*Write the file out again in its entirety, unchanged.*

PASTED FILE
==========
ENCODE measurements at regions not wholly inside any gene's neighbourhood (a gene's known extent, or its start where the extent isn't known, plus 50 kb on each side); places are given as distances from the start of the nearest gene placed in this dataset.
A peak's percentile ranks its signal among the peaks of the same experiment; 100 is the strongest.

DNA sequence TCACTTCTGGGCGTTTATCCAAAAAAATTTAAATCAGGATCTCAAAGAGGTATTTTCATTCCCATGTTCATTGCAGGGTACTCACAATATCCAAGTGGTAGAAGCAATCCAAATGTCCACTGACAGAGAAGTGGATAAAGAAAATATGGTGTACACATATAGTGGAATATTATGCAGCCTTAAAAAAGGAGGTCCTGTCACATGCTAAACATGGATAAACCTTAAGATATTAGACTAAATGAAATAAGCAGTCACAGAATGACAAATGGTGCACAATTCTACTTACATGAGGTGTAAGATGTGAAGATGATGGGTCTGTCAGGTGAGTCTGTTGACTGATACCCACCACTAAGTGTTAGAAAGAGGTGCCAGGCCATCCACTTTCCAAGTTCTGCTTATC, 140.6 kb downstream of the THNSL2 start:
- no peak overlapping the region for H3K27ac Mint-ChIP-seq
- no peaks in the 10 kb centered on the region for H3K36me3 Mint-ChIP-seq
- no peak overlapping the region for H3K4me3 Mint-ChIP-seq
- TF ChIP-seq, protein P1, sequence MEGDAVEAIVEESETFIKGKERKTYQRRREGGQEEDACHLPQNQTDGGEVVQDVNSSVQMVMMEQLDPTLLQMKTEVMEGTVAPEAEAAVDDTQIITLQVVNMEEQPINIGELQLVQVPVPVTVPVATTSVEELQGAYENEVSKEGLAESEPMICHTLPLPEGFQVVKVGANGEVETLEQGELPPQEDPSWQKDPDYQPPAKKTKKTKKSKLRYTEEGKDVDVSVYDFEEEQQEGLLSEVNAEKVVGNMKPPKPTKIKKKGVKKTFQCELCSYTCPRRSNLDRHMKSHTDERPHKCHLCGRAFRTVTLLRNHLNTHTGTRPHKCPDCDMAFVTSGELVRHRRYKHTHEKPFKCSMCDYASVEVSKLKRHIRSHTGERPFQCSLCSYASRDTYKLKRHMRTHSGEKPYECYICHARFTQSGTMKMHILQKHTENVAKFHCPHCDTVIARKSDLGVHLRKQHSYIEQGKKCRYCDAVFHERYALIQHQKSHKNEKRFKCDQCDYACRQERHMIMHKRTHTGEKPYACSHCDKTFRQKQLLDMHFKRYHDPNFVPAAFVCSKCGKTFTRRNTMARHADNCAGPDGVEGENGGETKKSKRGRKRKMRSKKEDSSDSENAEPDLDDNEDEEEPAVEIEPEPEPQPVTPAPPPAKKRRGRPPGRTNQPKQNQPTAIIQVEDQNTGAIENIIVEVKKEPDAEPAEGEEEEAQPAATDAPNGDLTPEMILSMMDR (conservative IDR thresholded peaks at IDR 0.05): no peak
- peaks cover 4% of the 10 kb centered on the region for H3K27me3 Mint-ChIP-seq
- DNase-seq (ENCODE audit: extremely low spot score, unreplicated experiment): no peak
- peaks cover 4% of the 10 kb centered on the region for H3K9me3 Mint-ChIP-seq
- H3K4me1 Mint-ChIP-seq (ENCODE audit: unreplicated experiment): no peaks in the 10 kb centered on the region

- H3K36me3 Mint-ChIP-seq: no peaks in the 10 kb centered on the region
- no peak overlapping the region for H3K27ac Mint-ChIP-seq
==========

ENCODE measurements at regions not wholly inside any gene's neighbourhood (a gene's known extent, or its start where the extent isn't known, plus 50 kb on each side); places are given as distances from the start of the nearest gene placed in this dataset.
A peak's percentile ranks its signal among the peaks of the same experiment; 100 is the strongest.

DNA sequence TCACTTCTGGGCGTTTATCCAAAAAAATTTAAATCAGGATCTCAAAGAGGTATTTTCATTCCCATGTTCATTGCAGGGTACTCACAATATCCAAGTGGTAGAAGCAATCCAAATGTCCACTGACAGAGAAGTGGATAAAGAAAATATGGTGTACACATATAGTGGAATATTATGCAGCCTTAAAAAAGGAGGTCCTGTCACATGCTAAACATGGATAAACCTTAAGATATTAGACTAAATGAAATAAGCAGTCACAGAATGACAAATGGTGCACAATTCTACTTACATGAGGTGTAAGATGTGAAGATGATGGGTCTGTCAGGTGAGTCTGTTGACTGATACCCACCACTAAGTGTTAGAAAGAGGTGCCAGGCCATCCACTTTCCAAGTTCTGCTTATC, 140.6 kb downstream of the THNSL2 start:
- no peak overlapping the region for H3K27ac Mint-ChIP-seq
- no peaks in the 10 kb centered on the region for H3K36me3 Mint-ChIP-seq
- no peak overlapping the region for H3K4me3 Mint-ChIP-seq
- TF ChIP-seq, protein P1, sequence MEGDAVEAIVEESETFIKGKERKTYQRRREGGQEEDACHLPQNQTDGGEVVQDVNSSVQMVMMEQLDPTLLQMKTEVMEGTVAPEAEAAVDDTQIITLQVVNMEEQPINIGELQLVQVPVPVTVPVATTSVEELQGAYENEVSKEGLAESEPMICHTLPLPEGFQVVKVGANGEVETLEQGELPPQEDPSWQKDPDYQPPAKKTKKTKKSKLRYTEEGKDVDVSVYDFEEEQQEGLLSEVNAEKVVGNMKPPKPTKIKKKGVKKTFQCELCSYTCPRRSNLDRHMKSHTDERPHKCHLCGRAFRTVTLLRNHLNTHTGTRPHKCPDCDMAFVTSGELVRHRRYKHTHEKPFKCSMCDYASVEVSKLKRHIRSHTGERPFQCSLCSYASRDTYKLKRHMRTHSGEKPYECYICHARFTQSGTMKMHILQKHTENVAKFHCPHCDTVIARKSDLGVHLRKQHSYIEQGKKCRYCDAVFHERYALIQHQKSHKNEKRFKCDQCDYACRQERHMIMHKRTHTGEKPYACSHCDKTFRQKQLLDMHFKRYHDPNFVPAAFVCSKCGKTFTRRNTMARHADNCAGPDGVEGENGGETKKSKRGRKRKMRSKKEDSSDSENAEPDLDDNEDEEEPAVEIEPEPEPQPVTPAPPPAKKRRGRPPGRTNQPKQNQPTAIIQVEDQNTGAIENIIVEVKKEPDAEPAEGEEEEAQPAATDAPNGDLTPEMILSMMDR (conservative IDR thresholded peaks at IDR 0.05): no peak
- peaks cover 4% of the 10 kb centered on the region for H3K27me3 Mint-ChIP-seq
- DNase-seq (ENCODE audit: extremely low spot score, unreplicated experiment): no peak
- peaks cover 4% of the 10 kb centered on the region for H3K9me3 Mint-ChIP-seq
- H3K4me1 Mint-ChIP-seq (ENCODE audit: unreplicated experiment): no peaks in the 10 kb centered on the region

- H3K36me3 Mint-ChIP-seq: no peaks in the 10 kb centered on the region
- no peak overlapping the region for H3K27ac Mint-ChIP-seq